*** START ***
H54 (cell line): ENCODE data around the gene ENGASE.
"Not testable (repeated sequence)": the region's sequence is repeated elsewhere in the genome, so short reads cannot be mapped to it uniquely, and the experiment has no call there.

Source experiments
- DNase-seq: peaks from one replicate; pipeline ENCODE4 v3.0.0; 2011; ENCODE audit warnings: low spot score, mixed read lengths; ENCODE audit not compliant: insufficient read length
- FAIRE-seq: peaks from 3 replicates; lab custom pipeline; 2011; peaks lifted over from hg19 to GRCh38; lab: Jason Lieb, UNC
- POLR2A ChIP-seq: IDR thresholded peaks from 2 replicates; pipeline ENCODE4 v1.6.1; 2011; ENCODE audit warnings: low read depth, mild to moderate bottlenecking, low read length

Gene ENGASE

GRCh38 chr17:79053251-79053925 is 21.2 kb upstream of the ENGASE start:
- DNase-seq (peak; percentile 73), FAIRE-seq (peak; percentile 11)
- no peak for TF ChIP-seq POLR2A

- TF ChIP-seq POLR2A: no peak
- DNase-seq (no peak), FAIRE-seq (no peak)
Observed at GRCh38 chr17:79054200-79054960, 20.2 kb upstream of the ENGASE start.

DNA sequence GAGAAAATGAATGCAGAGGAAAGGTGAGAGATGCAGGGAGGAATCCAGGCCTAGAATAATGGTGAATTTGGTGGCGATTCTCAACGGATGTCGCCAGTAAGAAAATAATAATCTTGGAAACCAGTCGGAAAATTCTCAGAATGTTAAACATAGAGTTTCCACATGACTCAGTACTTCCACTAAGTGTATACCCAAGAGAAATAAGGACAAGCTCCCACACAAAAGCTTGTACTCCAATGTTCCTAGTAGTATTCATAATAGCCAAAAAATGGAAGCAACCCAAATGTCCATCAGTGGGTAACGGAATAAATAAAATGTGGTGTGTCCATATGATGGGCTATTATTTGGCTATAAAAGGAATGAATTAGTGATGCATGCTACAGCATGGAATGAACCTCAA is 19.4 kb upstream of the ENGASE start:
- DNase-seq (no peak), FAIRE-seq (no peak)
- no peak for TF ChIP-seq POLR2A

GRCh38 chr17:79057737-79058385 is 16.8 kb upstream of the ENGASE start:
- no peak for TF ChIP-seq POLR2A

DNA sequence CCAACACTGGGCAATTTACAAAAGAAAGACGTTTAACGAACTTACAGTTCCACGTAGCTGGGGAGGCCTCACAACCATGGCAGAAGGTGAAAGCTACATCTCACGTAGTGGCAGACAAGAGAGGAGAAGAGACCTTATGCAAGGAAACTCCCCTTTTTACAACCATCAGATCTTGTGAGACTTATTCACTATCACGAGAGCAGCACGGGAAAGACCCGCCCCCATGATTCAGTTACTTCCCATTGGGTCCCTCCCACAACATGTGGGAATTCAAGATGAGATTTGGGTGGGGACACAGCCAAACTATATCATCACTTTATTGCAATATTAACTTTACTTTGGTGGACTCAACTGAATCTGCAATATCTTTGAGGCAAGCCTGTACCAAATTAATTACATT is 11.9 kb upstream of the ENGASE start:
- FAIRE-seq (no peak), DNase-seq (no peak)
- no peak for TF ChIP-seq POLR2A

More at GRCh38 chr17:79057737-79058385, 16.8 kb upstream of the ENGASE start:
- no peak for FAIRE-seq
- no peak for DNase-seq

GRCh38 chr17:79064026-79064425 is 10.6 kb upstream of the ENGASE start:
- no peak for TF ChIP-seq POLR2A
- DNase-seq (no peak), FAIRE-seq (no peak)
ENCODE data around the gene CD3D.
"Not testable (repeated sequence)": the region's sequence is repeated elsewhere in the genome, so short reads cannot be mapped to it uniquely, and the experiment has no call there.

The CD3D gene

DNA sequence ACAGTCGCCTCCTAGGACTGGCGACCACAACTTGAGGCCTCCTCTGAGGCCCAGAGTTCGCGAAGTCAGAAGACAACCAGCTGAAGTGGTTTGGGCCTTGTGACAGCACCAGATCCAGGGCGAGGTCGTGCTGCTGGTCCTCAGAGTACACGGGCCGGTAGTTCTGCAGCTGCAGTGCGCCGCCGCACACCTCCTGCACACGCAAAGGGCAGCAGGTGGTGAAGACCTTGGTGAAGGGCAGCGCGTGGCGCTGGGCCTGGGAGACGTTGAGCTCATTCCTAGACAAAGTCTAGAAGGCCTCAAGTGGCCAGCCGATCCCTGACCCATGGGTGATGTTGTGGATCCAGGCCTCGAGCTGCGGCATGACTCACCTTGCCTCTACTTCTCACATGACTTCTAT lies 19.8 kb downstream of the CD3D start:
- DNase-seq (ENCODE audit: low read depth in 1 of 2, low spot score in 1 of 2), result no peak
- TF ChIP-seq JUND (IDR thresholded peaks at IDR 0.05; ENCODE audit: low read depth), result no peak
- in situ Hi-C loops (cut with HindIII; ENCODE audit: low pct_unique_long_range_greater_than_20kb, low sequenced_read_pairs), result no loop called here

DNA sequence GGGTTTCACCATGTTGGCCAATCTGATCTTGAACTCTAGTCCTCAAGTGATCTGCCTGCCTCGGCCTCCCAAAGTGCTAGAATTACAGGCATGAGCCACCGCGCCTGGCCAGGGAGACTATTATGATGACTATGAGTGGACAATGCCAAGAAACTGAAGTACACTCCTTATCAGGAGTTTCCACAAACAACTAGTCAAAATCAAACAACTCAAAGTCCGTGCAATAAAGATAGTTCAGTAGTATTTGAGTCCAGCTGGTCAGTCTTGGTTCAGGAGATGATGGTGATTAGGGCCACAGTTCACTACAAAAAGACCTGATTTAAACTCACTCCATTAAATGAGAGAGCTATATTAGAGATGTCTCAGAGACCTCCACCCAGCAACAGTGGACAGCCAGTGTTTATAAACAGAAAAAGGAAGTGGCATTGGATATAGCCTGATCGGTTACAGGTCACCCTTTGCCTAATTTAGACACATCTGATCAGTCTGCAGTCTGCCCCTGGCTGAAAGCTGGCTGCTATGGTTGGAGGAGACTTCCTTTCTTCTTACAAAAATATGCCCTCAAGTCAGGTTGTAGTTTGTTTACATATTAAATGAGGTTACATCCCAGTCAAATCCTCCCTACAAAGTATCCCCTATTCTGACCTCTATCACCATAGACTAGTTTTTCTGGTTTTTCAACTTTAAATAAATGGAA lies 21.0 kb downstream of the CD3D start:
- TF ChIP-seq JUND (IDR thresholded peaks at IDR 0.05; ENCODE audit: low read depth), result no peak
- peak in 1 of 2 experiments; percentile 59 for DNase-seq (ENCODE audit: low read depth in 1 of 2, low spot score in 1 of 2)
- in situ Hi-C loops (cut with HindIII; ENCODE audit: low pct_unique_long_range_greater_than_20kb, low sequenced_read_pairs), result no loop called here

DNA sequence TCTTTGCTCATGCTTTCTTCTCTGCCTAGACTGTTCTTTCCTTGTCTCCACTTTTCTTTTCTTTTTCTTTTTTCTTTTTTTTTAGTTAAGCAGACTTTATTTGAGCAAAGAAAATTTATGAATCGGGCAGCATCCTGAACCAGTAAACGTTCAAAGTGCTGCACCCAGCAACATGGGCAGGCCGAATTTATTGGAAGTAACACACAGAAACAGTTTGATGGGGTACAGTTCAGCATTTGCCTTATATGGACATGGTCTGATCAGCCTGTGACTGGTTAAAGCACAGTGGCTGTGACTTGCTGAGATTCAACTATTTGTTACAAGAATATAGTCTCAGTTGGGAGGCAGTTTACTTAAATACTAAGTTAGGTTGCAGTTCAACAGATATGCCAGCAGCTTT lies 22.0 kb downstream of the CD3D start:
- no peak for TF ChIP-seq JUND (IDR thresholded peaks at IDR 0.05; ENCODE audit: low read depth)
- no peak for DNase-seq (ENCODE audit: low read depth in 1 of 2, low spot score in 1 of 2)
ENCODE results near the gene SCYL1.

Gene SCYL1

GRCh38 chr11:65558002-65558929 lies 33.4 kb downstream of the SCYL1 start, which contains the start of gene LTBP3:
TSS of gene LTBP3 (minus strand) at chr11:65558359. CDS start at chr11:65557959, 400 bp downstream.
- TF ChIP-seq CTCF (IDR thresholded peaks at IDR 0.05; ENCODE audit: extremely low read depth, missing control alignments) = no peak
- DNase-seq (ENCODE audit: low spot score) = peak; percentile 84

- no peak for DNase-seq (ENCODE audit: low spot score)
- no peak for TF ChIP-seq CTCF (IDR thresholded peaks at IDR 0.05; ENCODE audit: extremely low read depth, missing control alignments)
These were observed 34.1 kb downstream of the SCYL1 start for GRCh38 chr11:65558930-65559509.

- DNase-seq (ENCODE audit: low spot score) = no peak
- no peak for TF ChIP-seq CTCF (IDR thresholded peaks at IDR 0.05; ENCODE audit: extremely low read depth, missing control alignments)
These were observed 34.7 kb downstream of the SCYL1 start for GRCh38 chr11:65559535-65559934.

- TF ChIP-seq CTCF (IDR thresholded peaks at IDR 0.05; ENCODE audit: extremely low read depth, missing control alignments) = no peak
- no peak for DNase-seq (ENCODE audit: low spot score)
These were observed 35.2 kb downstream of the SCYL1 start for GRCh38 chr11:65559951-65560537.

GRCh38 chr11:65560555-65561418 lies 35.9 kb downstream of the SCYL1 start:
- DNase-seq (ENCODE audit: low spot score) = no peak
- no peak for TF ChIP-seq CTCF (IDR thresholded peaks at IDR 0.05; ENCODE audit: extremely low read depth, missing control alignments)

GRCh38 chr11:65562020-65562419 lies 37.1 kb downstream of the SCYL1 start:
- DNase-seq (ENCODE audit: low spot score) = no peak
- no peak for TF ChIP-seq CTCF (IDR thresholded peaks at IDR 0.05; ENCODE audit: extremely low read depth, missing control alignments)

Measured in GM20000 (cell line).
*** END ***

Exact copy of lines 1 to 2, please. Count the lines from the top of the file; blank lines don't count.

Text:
H54 (cell line): ENCODE data around the gene ENGASE.
"Not testable (repeated sequence)": the region's sequence is repeated elsewhere in the genome, so short reads cannot be mapped to it uniquely, and the experiment has no call there.